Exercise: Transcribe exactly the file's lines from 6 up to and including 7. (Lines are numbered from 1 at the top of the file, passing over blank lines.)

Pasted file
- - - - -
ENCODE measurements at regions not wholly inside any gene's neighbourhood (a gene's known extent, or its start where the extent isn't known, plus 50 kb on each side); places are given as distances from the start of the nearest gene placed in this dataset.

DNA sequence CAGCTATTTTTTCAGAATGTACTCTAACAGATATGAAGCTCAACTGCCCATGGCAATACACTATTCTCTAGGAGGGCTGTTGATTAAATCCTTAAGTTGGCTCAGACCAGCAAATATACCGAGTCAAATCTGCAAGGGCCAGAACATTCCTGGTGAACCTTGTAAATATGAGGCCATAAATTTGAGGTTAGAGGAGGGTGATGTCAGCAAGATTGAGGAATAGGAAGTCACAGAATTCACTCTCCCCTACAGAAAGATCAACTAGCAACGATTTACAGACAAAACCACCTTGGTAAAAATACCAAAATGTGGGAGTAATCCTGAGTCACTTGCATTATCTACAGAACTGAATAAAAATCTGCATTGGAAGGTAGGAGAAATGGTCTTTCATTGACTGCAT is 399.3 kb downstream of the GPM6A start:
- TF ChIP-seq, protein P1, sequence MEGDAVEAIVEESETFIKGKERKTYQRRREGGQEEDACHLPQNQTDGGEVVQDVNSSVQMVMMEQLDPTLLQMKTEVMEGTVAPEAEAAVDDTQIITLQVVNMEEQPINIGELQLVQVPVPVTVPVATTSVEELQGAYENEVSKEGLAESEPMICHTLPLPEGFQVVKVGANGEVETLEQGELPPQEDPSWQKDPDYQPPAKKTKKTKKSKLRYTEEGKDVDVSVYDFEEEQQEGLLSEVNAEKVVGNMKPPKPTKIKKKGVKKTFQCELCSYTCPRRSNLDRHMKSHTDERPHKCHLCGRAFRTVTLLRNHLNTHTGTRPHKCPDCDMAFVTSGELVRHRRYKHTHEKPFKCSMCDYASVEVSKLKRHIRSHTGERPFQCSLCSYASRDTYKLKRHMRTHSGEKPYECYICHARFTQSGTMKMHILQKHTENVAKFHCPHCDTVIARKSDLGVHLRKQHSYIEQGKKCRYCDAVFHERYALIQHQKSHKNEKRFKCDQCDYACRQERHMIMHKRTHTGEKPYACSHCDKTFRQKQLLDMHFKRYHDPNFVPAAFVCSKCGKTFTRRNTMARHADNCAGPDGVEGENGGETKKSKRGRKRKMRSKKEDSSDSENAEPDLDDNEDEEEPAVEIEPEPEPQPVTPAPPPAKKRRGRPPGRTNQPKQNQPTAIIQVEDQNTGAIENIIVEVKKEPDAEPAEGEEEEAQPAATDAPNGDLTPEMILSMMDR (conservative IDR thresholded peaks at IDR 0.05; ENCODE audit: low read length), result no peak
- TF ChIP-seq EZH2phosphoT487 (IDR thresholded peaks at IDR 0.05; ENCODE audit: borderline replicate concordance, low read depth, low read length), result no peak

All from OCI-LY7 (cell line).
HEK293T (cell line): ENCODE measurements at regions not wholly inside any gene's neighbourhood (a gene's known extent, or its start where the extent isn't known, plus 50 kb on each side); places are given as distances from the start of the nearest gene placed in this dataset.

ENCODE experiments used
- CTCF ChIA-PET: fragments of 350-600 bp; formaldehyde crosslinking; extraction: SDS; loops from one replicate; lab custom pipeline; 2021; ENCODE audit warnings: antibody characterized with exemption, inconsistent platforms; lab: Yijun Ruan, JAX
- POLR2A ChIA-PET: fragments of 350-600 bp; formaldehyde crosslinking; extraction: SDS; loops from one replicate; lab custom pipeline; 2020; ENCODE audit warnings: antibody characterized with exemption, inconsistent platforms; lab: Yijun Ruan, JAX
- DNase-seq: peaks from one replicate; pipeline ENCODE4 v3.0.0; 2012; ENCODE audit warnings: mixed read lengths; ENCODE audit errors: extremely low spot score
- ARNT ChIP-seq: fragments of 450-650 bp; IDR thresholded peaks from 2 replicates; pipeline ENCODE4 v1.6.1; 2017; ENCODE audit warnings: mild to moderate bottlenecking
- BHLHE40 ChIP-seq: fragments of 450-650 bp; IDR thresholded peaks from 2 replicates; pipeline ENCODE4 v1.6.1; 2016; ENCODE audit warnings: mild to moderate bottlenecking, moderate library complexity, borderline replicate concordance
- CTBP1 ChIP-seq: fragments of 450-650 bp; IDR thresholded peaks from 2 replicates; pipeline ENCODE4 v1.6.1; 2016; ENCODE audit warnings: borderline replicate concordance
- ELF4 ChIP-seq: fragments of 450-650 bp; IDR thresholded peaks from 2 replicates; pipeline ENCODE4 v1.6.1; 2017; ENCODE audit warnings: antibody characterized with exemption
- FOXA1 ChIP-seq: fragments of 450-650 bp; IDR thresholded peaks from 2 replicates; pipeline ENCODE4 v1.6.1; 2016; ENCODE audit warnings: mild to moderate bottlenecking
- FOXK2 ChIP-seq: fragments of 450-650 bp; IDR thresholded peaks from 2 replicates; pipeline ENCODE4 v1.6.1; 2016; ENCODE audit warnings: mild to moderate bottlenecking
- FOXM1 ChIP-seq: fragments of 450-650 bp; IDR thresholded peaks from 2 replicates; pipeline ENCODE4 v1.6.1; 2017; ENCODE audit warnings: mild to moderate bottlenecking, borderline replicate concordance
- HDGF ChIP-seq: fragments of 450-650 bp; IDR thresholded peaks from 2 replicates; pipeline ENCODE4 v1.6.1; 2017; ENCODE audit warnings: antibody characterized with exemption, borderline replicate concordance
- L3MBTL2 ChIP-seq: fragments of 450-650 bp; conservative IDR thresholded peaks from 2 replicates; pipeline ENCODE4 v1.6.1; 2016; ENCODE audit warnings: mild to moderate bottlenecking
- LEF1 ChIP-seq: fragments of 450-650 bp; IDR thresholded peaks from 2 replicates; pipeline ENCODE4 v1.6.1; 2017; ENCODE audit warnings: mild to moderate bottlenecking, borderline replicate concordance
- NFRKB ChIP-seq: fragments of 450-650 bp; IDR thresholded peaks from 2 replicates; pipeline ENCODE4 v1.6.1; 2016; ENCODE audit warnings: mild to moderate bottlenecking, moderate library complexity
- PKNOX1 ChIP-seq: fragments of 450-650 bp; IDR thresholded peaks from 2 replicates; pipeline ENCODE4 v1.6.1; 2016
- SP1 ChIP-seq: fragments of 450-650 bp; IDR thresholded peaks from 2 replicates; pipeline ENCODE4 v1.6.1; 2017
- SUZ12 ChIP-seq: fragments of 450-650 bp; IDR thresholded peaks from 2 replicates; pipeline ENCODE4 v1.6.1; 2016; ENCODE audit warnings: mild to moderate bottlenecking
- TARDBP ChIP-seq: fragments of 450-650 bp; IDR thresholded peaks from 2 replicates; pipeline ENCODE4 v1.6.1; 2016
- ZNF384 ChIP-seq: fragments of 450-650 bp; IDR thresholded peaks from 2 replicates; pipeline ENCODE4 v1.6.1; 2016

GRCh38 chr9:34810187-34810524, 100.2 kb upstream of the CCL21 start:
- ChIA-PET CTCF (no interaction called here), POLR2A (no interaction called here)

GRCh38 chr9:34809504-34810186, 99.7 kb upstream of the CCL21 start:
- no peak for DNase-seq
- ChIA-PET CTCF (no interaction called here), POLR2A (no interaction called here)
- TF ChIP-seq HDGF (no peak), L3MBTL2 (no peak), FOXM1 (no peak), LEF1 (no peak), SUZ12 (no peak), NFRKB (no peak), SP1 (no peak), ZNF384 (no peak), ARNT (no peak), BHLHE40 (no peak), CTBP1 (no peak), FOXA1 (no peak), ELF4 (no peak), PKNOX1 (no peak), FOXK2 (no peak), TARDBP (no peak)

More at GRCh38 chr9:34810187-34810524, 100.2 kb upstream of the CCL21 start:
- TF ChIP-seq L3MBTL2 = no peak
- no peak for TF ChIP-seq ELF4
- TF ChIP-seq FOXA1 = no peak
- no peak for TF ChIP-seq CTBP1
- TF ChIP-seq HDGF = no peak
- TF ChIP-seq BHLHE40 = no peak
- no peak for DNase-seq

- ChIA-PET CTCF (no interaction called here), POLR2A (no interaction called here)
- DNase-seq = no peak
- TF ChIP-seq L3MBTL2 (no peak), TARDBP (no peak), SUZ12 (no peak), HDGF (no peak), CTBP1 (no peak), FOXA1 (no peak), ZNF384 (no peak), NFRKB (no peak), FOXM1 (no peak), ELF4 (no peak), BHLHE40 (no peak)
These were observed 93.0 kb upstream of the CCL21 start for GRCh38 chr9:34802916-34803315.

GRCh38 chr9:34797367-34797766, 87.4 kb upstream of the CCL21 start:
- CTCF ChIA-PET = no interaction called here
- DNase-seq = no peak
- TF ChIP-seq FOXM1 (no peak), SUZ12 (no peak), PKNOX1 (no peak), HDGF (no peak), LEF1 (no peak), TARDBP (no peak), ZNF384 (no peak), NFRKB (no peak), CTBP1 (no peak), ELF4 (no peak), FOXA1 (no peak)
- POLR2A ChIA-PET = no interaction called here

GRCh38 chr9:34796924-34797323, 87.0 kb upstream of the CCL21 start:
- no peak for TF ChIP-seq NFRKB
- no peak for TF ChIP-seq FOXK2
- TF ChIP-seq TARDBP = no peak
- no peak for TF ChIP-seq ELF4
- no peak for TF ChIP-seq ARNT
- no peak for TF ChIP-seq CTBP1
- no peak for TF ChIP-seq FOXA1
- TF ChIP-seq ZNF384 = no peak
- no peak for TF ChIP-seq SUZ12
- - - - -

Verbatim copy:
HEK293T (cell line): ENCODE measurements at regions not wholly inside any gene's neighbourhood (a gene's known extent, or its start where the extent isn't known, plus 50 kb on each side); places are given as distances from the start of the nearest gene placed in this dataset.

ENCODE experiments used